NOAA -- The National Oceanic and Atmospheric Administration
NOAA National Environmental Satellite, Data, and Information Service (NESDIS)

NESDIS News & Articles

Using Satellites to Predict Malaria Risk

Wednesday, November 25, 2015

https://www.nnvl.noaa.gov/Default.phpNOAA scientists are using data and imagery from polar-orbiting environmental satellites to predict malaria risk and save lives in Sub-Saharan Africa.

NOAA Data Visualization Lab image showing high malaria risk across Sub-Saharan Africa,
This image from NOAA’s Data Visualization Lab (for the week of December 16, 2011) shows a band of high and extremely high malaria risk stretching across Sub-Saharan Africa, with additional areas of high-risk in central Africa and the western Horn of Africa.

 

Mosquito nets, indoor insecticides, and drug treatments have traditionally been the go-to weapons in the fight against malaria. More recently, however, scientists have begun using satellite imagery, such as that produced by NOAA’s Polar Orbiting Satellites, to predict malaria risk and save lives in Sub-Saharan Africa.

According to the World Health Organization, malaria is disease transmitted by the bites of infected female Anopheles mosquitoes. About 3.2 billion people are at risk of the disease, but one area in particular—Sub-Saharan Africa—bears a disproportionately high share of the world’s malaria burden. So far this year, the region has been home to 89 percent of malaria cases and 91 percent of malaria deaths. Young children and pregnant women are especially vulnerable and, according to some estimates, malaria claims the life of one child every 30 seconds.

Transmission of the disease is more intense in places where the mosquito lifespan is longer and where pests prefer to bite humans rather than other animals. The long lifespan of Africa’s Anopheles mosquitoes and their strong preference for biting humans is the main reason why nearly 90 percent of the world's malaria cases occur there.

Image of Anopheles mosquito drawing blood from a hapless victim
The long lifespan of Africa’s Anopheles mosquitoes and their strong preference for biting humans is the main reason why nearly 90 percent of the world's malaria cases occur there.

Malaria transmission also depends on environmental factors such as rainfall, temperature, humidity, which affect mosquito survival. These factors are what allow satellites to play a role in predicting malaria risk.

You Can’t See Mosquitoes from Space

“I don't see mosquitoes from satellites, unfortunately, but I see the environment where mosquitoes are,” says Felix Kogan of the NOAA Satellite and Information Service in this video about his work. “Mosquitoes like warm and moist environments and this is what I see from the operational satellites."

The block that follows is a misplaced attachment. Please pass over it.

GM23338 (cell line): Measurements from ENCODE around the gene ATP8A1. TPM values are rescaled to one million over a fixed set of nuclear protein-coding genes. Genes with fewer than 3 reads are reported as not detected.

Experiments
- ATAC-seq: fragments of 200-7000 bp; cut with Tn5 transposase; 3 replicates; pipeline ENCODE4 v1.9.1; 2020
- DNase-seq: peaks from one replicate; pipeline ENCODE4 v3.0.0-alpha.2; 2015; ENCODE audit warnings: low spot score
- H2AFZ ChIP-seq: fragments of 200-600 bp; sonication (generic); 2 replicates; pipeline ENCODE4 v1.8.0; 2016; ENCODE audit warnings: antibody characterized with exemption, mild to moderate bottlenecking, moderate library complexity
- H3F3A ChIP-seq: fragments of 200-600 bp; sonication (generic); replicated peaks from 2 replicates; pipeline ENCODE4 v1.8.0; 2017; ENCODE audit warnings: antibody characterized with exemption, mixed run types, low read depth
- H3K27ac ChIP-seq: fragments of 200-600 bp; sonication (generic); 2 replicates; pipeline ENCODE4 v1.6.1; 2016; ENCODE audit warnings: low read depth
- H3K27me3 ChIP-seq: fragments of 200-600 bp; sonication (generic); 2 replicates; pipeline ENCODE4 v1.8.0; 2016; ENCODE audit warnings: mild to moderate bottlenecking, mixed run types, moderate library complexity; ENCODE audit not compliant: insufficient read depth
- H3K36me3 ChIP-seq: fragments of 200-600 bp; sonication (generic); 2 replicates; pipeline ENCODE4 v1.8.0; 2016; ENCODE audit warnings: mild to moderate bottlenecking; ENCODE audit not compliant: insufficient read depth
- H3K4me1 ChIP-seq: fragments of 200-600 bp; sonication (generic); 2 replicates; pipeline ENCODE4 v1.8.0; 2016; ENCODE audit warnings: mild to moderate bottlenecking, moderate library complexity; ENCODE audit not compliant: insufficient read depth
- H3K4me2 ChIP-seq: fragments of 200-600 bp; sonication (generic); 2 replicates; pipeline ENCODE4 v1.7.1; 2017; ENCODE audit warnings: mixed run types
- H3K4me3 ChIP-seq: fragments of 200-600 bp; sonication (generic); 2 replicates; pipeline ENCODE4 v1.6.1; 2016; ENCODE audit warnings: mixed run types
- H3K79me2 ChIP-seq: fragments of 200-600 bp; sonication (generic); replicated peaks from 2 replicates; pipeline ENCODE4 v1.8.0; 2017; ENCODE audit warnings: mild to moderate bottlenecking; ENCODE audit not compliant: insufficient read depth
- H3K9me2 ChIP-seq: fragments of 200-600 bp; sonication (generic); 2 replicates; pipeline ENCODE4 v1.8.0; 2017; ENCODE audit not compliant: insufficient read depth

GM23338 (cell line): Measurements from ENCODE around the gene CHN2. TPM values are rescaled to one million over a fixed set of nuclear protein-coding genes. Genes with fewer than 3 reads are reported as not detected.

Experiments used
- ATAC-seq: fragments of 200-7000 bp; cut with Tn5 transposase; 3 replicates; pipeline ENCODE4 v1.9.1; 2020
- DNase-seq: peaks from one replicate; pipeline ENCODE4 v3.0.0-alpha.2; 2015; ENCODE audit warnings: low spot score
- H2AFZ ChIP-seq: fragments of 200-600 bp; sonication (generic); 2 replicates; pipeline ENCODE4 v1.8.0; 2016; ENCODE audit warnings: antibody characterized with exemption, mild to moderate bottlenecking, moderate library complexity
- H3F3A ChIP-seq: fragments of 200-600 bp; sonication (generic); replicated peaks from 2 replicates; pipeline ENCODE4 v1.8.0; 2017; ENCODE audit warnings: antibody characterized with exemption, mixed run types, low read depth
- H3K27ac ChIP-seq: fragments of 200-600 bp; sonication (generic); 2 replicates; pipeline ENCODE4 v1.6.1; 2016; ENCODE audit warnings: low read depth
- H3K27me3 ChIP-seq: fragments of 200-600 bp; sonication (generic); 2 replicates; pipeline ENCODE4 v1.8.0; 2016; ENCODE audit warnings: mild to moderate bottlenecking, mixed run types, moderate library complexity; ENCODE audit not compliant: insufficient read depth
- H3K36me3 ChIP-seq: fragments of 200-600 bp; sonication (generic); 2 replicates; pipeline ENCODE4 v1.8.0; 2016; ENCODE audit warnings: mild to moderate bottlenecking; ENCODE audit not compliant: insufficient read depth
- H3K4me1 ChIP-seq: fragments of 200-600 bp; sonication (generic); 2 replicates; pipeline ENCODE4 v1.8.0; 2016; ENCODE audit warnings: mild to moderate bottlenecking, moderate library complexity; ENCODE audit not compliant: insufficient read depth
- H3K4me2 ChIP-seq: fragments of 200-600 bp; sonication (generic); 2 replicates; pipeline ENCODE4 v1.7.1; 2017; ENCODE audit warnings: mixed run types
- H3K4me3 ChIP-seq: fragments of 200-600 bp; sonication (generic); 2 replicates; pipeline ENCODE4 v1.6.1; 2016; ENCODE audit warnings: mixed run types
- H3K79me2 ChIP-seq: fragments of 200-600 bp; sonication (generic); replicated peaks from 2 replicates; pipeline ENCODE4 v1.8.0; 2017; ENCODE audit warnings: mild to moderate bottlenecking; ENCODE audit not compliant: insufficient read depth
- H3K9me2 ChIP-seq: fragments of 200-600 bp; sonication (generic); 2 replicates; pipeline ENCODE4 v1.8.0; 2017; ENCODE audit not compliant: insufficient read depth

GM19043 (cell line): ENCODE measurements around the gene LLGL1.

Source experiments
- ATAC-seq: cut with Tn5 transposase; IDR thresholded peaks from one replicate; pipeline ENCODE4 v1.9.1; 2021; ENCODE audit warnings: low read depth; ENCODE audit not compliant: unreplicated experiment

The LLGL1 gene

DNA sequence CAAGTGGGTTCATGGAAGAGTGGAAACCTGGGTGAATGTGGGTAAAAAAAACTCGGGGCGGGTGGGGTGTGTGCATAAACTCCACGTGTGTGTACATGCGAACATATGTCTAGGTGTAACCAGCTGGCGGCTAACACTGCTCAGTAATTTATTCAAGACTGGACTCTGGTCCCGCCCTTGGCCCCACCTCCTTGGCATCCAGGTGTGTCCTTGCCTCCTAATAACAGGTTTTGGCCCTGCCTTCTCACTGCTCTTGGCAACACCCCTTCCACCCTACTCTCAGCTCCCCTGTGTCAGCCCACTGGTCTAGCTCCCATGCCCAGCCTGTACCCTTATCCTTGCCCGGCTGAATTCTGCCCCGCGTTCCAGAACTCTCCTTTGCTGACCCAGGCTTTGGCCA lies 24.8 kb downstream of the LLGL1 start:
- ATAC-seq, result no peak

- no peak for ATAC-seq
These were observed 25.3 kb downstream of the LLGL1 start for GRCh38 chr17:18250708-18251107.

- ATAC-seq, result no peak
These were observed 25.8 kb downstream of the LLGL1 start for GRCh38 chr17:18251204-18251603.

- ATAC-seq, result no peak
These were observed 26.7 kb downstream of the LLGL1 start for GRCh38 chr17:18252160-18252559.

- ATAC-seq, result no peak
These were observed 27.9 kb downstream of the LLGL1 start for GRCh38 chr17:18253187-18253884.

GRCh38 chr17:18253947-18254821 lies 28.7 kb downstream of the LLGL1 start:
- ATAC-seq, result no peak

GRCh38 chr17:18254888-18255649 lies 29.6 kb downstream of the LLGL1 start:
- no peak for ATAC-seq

What Kogan sees, to be exact, is green vegetation on the landscape, which tells him that there is enough moisture and that the temperature is favorable to mosquitoes, allowing them to wreak their particular brand of havoc on the local population. If it’s too hot or too dry, mosquitoes will be less prevalent.

The vegetation imagery Kogan analyzes is created from data collected by NOAA’sPolar Orbiting Environmental Satellites, including NOAA 18 and 19. Since vegetated areas absorb more visible light and reflect more near-infrared light back into space, Kogan and his colleagues use the satellite’s radiation-detection imager— an instrument known as the Advanced Very High Resolution Radiometer or AVHRR— to measure changes to vegetation over time.

Graphic showing how vegetated areas absorb more visible light and reflect more near-infrared light back into space.
More Vegetated areas absorb more visible light and reflect more near-infrared light back into space. Satellites can detect these relative differences, which are used to create vegetation indices.

"Every week we receive satellite data ... and we convert them to our indices, which indicate if the surface is warm, if the surface is green enough, and has enough moisture,” said Kogan.

If conditions favorable to the mosquitoes are present, Kogan and his colleagues are able to predict— one to two months ahead of time—when, where, and how long the risk of contracting malaria will be highest.

Climate Constraints

Climate constrains the range of malaria and other vector-borne diseases, which are found mainly in tropical and subtropical countries and are relatively rare in temperate zones. However, climate models predict global average warming in the range of from 2 to 4 °C (2–8 °F) by 2100 —and rising temperatures may spread malaria (and other diseases) into areas where reports of infection have been relatively rare.

Moreover, it’s been said that warming temperatures (within their viable range) may boost mosquito reproduction rates, the number of blood meals they take, prolong their breeding season, and shorten the maturation period for the microbes they disperse. Rising temperatures could also increase the risk of flooding, which can trigger outbreaks by expanding vector (i.e. mosquito) ranges.

Fortunately, in addition to helping scientists keep tabs on vegetation, Suomi NPP will also help scientists monitor the Earth’s changing climate by gathering global measurements of atmospheric, terrestrial and oceanic conditions, including sea and land surface temperatures, vegetation, storm intensity, clouds, rainfall, and more.

For more about polar orbiting environmental satellites, visit the website of NOAA’s Office of Satellite and Product Operations.

To see the most recent maps of malaria risk in Sub-Saharan Africa, visit the website of NOAA's Center for Satellite Applications and Research.